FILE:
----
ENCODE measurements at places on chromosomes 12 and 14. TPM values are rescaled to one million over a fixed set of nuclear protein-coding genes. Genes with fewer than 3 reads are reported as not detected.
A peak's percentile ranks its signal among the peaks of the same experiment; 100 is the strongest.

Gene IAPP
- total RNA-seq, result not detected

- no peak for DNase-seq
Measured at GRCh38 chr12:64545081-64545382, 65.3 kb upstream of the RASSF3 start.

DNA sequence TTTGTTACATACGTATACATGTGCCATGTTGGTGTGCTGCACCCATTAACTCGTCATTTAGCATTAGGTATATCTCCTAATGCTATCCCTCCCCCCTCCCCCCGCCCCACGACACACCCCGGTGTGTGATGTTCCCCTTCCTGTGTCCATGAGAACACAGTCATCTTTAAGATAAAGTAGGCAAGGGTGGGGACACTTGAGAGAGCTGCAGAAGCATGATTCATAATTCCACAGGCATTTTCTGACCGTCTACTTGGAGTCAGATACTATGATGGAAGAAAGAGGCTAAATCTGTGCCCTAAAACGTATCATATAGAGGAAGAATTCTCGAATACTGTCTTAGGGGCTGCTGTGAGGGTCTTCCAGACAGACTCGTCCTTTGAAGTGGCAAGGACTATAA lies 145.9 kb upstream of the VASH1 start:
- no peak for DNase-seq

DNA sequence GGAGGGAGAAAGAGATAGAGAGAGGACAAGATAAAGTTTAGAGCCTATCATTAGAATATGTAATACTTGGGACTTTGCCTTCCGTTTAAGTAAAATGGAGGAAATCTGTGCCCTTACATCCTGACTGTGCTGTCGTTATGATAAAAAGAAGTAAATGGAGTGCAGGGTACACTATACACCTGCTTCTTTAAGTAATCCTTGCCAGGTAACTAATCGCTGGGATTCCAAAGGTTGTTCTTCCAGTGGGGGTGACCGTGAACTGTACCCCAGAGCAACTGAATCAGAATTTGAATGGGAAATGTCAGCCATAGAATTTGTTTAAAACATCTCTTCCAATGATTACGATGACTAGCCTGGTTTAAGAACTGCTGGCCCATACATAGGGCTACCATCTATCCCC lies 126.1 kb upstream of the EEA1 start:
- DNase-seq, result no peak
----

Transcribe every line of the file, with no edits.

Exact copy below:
ENCODE measurements at places on chromosomes 12 and 14. TPM values are rescaled to one million over a fixed set of nuclear protein-coding genes. Genes with fewer than 3 reads are reported as not detected.
A peak's percentile ranks its signal among the peaks of the same experiment; 100 is the strongest.

Gene IAPP
- total RNA-seq, result not detected

- no peak for DNase-seq
Measured at GRCh38 chr12:64545081-64545382, 65.3 kb upstream of the RASSF3 start.

DNA sequence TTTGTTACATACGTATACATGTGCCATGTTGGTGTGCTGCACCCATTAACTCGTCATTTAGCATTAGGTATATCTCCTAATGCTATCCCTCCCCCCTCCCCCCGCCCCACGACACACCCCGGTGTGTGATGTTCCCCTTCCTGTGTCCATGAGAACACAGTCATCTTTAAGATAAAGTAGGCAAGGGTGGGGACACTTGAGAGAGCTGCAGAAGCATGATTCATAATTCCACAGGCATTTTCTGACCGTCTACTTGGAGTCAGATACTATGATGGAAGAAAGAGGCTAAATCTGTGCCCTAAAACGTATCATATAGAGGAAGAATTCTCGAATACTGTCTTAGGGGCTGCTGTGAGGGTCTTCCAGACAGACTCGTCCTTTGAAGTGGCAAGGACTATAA lies 145.9 kb upstream of the VASH1 start:
- no peak for DNase-seq

DNA sequence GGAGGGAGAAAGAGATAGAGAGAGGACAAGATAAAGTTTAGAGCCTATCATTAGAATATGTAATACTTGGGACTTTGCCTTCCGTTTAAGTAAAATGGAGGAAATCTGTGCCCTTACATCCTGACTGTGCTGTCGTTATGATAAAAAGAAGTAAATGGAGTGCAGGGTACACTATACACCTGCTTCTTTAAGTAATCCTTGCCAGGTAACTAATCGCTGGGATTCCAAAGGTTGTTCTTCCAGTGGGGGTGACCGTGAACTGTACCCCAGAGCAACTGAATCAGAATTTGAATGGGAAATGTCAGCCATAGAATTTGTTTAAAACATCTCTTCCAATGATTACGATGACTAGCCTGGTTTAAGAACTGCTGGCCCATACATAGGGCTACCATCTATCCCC lies 126.1 kb upstream of the EEA1 start:
- DNase-seq, result no peak